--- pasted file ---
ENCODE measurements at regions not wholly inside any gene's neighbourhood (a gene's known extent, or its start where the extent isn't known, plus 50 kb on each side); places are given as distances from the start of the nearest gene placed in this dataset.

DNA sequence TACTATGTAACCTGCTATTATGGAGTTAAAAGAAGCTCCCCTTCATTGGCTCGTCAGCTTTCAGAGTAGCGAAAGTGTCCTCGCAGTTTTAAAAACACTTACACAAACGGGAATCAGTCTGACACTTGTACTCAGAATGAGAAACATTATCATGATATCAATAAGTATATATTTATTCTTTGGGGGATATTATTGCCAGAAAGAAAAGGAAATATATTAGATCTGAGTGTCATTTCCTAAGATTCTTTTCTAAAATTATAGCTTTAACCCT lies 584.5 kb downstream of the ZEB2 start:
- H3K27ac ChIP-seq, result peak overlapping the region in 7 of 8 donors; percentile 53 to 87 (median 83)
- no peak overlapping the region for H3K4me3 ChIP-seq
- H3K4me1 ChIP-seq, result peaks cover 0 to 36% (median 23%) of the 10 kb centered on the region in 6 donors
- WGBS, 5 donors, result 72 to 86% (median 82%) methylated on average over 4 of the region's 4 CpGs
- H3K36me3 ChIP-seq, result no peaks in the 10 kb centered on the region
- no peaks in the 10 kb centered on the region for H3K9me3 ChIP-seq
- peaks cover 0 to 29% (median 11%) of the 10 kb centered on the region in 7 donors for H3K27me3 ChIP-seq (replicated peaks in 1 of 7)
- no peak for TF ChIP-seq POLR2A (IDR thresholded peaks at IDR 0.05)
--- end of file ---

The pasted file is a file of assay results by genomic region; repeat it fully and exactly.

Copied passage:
ENCODE measurements at regions not wholly inside any gene's neighbourhood (a gene's known extent, or its start where the extent isn't known, plus 50 kb on each side); places are given as distances from the start of the nearest gene placed in this dataset.

DNA sequence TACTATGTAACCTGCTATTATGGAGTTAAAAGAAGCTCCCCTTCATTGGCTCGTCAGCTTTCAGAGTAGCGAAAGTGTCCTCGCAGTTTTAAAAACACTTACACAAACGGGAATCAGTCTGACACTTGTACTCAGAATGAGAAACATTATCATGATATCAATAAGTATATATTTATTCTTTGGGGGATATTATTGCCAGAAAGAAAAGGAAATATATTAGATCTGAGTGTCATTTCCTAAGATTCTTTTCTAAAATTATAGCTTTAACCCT lies 584.5 kb downstream of the ZEB2 start:
- H3K27ac ChIP-seq, result peak overlapping the region in 7 of 8 donors; percentile 53 to 87 (median 83)
- no peak overlapping the region for H3K4me3 ChIP-seq
- H3K4me1 ChIP-seq, result peaks cover 0 to 36% (median 23%) of the 10 kb centered on the region in 6 donors
- WGBS, 5 donors, result 72 to 86% (median 82%) methylated on average over 4 of the region's 4 CpGs
- H3K36me3 ChIP-seq, result no peaks in the 10 kb centered on the region
- no peaks in the 10 kb centered on the region for H3K9me3 ChIP-seq
- peaks cover 0 to 29% (median 11%) of the 10 kb centered on the region in 7 donors for H3K27me3 ChIP-seq (replicated peaks in 1 of 7)
- no peak for TF ChIP-seq POLR2A (IDR thresholded peaks at IDR 0.05)